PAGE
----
on your system with variable tRAS settings to find the fastest setting for your system.
timing relates to the number of clock cycles taken between the issuing of the active command and the read/write command. In this time, the internal row signal settles enough for the charge sensor to amplify it. The lower this is set, the better - the optimal setting is either 2 or 3, depending on how capable your memory is. As with any other memory timing, setting this too low for your memory can cause in system instabilities.
is the delay, in clock cycles, between sending a READ command and the moment the first piece of data is available on the outputs. Setting CAS to 2.0 seems to be the holy grail with memory manufacturers, but the difference between tight timings and high memory bus speeds is an arguement that we hope to settle over the course of this article.
timing is the number of clock cycles taken between the issuing of a precharge command and the active command. It could also be described as the delay required between deactivating the current row and selecting the next row. In conjunction with the tRCD timing, which relates to the time taken between the issuing of the active command and the read/write command, the time required to switch banks (or rows) and then select the next cell for reading/writing or refreshing is a combination of the two timings.
The Command Rate
timing is another timing that is important to maximum theoretical memory bandwidth. It's the time needed between when a chip is selected and when commands can be issued to the selected chip. Typically, these are either 1 or 2 clocks, depending on a number of factors including the number of memory modules installed, the number of banks and the quality of the modules you've purchased. The majority of memory available today is claimed to run at the faster 1T memory timing.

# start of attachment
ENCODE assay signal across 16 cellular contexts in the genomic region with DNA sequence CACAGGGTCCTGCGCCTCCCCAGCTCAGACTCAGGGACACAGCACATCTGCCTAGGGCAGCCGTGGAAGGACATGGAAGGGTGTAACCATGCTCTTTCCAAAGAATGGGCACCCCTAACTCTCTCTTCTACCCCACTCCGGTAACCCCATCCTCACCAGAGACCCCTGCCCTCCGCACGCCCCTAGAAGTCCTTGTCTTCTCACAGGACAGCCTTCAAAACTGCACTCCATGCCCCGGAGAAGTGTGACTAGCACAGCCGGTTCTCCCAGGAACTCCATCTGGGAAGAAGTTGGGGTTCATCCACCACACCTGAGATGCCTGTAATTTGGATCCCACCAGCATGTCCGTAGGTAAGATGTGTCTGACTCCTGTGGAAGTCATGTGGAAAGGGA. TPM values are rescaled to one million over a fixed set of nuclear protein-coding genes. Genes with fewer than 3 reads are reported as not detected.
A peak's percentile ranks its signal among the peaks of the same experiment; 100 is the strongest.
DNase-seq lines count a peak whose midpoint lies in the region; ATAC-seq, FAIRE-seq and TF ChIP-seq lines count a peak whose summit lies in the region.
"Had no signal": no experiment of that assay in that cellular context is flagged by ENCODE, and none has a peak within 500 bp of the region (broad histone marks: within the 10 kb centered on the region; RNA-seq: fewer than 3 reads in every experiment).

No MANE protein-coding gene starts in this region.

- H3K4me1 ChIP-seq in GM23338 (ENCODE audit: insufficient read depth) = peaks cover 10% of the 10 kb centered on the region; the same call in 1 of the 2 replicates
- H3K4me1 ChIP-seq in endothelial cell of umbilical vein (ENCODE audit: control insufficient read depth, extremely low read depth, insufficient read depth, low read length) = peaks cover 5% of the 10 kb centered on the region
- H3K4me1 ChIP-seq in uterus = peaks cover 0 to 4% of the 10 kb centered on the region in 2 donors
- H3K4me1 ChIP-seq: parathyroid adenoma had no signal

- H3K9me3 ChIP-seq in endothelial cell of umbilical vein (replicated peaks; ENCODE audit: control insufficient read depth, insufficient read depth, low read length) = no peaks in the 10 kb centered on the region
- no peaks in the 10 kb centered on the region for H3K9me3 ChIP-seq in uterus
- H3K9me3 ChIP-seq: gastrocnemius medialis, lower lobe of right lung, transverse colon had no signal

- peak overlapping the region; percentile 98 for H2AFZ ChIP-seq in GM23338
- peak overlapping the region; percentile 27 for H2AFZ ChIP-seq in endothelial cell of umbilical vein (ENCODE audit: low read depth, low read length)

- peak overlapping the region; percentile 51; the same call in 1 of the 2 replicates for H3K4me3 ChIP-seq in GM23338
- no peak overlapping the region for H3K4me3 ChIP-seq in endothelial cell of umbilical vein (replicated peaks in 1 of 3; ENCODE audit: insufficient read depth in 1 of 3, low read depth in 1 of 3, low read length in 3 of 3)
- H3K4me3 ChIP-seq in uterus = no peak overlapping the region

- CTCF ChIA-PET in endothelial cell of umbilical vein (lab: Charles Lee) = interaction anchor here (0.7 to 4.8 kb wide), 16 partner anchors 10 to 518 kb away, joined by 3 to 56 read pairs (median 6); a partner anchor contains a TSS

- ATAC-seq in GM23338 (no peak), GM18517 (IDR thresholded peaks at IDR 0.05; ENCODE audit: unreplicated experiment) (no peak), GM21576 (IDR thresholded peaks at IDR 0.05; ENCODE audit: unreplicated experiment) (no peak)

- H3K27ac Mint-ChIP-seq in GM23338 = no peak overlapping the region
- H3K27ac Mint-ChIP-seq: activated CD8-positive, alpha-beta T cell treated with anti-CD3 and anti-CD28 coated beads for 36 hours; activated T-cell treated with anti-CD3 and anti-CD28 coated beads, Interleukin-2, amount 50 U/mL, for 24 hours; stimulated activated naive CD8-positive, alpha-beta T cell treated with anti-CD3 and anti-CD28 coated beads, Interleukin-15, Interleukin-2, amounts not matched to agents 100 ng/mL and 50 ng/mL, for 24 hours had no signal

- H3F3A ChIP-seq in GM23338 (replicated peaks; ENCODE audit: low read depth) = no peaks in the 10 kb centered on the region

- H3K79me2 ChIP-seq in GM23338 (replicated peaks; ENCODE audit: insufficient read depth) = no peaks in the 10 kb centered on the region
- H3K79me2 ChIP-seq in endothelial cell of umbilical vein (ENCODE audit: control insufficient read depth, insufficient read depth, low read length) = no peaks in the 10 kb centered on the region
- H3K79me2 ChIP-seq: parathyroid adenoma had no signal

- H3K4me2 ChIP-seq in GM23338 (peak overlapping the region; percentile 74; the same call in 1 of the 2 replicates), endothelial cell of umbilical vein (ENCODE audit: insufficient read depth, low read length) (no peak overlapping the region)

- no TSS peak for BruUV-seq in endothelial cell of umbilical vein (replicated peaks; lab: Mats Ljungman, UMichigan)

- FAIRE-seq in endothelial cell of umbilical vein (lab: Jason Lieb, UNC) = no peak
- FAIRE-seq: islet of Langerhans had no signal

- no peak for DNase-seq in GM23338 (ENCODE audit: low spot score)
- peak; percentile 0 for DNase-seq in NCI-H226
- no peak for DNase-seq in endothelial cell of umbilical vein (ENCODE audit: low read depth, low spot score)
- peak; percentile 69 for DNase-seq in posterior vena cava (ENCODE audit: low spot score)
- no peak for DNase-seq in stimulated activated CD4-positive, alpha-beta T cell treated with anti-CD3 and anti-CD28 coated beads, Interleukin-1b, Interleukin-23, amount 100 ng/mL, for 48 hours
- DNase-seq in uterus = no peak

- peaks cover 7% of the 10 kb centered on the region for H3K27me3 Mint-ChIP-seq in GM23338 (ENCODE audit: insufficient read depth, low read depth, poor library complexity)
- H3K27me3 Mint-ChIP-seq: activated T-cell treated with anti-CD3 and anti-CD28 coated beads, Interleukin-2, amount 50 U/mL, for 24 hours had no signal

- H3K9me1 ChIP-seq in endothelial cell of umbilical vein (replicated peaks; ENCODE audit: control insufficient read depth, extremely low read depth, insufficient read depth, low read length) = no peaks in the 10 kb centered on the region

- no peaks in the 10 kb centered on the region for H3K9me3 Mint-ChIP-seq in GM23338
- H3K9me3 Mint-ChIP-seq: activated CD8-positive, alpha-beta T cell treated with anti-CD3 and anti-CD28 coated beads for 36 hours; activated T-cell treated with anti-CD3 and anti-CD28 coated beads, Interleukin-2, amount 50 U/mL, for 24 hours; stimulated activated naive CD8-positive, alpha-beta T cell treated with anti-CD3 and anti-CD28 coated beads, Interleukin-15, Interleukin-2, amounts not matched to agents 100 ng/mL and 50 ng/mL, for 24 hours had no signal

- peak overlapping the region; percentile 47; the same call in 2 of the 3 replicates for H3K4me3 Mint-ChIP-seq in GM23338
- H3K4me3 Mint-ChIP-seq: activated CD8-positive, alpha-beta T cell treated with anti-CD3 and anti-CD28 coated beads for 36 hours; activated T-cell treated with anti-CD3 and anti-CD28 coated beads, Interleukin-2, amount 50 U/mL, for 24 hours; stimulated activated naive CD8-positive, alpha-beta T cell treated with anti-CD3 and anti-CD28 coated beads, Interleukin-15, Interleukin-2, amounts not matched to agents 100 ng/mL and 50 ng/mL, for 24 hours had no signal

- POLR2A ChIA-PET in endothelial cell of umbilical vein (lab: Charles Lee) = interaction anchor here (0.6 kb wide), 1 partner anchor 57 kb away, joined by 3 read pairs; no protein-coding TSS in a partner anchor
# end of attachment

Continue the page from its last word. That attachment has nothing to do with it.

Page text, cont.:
Memory latencies are normally quoted in the following format, CAS-tRP-rRCD-tRAS Command Rate
, an example being 3.0-4-4-8 1T, with the numbers corresponding to the individual latencies quoted in clock cycles. Lower numbers are better, though in theory tRAS should be tRCD added to CAS Latency plus 2.
Ideally, then, you want memory that can perform at the maximum number of MHz - to speed up the memory bus - while maintaining the lowest latencies. There are trade-offs to be had, however. Enthusiast memory often has a little bit of 'play' built in to the speeds, meaning that you can increase the speed of the memory bus, letting you run at 500MHz or more, if you let the latencies slip a bit.
Each memory call might take a few more clock cycles to achieve, but you can shift more data to the CPU in the same time and those clock cycles are shorter. By the same token, you may find that using the play to lower the latencies might make things a little faster than just using brute force to up the MHz. This is where the skill lies in the dark art of overclocking.
Lots of companies make RAM that they say is great for enthusiasts. They claim that it will allow your system to run a faster memory bus, boosting overall system speed and that lower timings will increase your memory bandwidth, and that added overclockability will make your rig fly. They also claim that more memory is better
However, when 512MB modules were the norm, everyone went out and purchased a pair of 512MB DIMMs to run in dual channel. Now that 1GB modules are said to be the industry standard
for gaming systems, we felt that it'd be worth running a little experiment to see whether it's worth selling your current pair of 512MB modules and getting a couple of 1GB modules. Or, are you best saving a bit of money by keeping hold of your current memory and adding another two 512MB modules to them to give you the same 2GB of memory with the consequence of running them at 2T with your Athlon 64? Alternatively, should you disregard the marketing hype and keep hold of your two 512MB memory modules?